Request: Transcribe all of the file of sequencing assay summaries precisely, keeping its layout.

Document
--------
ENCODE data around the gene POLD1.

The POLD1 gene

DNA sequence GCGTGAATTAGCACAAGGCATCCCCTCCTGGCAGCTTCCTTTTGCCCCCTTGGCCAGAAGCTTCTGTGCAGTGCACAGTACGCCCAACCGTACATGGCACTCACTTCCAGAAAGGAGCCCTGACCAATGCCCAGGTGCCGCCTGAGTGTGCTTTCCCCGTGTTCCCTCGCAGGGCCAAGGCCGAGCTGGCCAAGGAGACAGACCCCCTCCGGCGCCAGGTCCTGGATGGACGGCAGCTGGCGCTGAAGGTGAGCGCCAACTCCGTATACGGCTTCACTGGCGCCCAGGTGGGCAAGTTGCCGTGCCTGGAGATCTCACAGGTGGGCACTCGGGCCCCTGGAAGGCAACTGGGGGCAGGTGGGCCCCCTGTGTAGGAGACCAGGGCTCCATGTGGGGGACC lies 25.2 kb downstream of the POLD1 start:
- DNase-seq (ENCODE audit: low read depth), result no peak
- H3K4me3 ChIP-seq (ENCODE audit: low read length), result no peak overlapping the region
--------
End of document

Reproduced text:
ENCODE data around the gene POLD1.

The POLD1 gene

DNA sequence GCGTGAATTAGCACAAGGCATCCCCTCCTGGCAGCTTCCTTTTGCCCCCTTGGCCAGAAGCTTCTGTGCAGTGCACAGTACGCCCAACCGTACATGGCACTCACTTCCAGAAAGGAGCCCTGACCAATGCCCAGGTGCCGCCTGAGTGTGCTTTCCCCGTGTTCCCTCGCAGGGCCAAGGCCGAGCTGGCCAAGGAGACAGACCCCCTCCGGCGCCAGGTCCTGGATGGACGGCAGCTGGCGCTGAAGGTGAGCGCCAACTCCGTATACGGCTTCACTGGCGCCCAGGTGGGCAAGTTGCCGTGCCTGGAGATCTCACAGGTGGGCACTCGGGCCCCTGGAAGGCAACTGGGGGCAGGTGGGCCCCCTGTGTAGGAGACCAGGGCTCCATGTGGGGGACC lies 25.2 kb downstream of the POLD1 start:
- DNase-seq (ENCODE audit: low read depth), result no peak
- H3K4me3 ChIP-seq (ENCODE audit: low read length), result no peak overlapping the region